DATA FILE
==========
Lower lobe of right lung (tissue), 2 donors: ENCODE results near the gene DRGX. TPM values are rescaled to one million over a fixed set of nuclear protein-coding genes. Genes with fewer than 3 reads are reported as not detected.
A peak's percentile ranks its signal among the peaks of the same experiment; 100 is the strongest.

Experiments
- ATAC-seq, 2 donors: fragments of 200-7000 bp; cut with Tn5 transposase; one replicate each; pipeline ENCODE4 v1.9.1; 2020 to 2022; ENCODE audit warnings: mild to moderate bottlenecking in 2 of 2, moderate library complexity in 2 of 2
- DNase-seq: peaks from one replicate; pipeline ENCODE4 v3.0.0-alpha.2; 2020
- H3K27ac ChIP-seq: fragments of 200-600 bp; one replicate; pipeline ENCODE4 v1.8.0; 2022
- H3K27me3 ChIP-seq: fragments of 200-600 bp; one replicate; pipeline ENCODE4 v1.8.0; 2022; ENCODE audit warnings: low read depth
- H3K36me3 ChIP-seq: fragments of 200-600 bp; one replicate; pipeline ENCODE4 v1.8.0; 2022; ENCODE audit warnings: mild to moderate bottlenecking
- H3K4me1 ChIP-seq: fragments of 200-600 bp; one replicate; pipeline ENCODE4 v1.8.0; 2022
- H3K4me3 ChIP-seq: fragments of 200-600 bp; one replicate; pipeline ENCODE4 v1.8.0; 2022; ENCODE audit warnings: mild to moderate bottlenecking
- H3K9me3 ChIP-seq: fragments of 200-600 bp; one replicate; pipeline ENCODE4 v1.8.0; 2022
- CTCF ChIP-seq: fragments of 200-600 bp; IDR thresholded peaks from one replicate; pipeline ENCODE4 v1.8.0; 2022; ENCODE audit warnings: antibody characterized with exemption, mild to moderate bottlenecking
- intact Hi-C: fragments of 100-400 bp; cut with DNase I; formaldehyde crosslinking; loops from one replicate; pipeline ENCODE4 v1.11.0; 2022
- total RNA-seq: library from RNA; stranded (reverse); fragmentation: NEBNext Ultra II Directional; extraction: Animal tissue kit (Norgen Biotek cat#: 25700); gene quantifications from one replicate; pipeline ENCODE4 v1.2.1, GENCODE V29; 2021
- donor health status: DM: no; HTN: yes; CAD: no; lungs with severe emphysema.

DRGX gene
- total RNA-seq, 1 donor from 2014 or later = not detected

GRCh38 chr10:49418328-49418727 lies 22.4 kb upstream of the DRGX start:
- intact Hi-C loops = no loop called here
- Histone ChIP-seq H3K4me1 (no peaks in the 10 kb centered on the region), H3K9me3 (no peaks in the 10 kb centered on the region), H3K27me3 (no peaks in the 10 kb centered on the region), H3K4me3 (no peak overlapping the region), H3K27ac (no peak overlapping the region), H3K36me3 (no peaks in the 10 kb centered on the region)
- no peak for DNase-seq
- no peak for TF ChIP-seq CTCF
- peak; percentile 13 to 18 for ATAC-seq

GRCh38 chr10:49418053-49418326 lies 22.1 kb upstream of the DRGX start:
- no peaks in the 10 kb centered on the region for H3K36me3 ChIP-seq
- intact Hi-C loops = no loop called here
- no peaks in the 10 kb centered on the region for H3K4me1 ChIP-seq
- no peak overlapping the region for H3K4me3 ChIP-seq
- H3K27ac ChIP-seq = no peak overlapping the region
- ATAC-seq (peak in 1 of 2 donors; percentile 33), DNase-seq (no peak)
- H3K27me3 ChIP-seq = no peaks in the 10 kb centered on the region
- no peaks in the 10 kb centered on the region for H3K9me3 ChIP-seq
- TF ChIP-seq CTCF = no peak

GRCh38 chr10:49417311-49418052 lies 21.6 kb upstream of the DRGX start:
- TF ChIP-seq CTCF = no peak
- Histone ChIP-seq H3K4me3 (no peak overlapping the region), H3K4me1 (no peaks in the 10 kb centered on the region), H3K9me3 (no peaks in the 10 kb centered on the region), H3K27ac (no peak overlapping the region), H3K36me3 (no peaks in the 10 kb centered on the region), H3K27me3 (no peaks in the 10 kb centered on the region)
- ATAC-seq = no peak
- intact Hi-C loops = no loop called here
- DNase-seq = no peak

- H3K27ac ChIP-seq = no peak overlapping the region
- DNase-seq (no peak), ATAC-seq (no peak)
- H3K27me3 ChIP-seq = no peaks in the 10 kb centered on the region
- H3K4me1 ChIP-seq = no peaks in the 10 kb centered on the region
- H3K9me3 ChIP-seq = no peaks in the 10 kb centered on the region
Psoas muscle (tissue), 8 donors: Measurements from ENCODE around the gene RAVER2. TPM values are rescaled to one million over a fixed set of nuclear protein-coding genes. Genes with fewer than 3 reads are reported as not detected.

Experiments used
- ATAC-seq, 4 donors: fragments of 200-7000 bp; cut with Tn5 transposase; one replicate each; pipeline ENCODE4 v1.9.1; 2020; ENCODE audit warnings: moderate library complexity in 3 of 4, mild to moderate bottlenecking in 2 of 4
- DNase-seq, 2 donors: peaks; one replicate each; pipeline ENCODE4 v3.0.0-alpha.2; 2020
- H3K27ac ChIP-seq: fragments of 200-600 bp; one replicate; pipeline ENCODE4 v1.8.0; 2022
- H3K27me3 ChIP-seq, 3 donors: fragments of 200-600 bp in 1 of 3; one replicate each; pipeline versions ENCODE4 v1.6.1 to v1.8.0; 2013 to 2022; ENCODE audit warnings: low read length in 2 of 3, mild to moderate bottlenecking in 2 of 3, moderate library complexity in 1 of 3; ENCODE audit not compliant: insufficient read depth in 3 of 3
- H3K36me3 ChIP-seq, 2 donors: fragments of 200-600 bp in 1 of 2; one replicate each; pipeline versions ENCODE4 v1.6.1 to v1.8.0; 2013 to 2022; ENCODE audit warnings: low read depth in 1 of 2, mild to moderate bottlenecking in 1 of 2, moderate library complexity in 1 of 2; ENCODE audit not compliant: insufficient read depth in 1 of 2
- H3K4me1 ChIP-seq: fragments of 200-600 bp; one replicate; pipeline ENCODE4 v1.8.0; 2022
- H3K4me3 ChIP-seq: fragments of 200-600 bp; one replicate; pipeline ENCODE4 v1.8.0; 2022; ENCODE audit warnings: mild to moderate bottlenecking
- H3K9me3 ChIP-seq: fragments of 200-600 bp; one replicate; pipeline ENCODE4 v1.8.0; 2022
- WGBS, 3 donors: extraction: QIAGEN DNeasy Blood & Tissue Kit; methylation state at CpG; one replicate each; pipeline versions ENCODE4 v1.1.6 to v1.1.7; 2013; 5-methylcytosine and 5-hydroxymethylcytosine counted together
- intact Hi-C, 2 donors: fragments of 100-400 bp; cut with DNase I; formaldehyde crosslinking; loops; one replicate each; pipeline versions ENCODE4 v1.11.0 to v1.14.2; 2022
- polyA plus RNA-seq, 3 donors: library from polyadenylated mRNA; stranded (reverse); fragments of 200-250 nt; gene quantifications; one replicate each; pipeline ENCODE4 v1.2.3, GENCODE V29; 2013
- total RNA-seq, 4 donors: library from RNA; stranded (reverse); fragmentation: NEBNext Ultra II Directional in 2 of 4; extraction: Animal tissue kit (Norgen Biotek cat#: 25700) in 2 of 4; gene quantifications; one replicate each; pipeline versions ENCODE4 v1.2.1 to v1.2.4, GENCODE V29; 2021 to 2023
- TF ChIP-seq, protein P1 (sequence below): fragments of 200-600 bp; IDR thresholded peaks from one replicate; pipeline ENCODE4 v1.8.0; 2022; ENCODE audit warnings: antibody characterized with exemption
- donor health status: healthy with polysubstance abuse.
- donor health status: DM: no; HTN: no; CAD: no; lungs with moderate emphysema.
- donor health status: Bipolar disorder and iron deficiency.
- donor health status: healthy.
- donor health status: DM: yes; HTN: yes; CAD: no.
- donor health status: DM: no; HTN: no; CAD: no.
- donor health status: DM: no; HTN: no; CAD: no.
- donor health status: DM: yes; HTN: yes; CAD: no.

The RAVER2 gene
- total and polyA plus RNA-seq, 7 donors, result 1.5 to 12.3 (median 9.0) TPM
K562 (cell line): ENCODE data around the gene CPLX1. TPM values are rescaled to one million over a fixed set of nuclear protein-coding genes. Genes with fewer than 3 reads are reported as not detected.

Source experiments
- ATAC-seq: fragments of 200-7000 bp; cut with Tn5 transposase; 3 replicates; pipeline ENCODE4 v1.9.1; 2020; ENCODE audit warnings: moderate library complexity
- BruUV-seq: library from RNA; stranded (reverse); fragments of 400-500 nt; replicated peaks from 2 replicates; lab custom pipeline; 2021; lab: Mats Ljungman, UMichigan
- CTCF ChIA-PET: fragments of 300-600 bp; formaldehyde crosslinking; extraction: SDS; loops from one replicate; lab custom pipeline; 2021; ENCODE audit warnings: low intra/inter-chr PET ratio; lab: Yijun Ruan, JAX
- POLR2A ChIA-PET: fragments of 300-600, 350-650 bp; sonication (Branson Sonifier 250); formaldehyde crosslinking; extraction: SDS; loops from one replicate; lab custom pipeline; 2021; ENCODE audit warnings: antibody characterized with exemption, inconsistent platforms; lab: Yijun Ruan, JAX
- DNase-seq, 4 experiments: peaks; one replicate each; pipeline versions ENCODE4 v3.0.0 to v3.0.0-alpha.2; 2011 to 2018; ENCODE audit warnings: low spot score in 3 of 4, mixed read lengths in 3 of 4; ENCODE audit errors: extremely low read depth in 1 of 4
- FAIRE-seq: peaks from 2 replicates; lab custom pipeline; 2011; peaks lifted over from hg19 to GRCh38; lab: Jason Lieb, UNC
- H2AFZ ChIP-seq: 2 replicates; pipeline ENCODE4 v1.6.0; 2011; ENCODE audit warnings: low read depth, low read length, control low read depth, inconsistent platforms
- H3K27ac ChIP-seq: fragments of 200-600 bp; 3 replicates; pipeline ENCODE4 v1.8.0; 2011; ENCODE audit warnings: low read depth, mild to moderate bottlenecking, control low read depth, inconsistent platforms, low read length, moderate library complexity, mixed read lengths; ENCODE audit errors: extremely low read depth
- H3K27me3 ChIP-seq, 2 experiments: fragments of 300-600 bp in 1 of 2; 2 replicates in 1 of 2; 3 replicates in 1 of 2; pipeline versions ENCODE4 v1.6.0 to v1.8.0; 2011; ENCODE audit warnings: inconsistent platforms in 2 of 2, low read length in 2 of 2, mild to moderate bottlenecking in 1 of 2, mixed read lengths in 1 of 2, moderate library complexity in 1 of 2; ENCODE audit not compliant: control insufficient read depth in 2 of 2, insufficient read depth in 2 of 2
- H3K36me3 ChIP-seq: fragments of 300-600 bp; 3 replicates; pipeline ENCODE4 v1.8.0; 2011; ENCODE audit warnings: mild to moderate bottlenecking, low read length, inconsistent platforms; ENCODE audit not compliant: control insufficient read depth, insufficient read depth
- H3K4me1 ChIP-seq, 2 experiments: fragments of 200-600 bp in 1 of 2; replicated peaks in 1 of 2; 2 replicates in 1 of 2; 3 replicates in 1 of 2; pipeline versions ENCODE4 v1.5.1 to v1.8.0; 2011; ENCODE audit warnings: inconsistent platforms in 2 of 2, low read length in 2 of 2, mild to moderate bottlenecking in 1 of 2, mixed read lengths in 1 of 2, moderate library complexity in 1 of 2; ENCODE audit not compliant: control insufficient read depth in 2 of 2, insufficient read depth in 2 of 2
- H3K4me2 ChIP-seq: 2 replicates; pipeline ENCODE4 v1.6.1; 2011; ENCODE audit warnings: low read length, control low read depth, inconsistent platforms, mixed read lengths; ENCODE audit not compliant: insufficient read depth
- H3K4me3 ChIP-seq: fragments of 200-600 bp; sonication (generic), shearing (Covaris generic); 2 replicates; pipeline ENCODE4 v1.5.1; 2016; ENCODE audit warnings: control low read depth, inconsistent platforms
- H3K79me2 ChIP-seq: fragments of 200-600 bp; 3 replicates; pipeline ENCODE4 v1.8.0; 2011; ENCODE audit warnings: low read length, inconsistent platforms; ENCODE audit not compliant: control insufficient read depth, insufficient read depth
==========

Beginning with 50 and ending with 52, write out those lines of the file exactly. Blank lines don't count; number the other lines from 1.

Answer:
- H3K27me3 ChIP-seq, 3 donors: fragments of 200-600 bp in 1 of 3; one replicate each; pipeline versions ENCODE4 v1.6.1 to v1.8.0; 2013 to 2022; ENCODE audit warnings: low read length in 2 of 3, mild to moderate bottlenecking in 2 of 3, moderate library complexity in 1 of 3; ENCODE audit not compliant: insufficient read depth in 3 of 3
- H3K36me3 ChIP-seq, 2 donors: fragments of 200-600 bp in 1 of 2; one replicate each; pipeline versions ENCODE4 v1.6.1 to v1.8.0; 2013 to 2022; ENCODE audit warnings: low read depth in 1 of 2, mild to moderate bottlenecking in 1 of 2, moderate library complexity in 1 of 2; ENCODE audit not compliant: insufficient read depth in 1 of 2
- H3K4me1 ChIP-seq: fragments of 200-600 bp; one replicate; pipeline ENCODE4 v1.8.0; 2022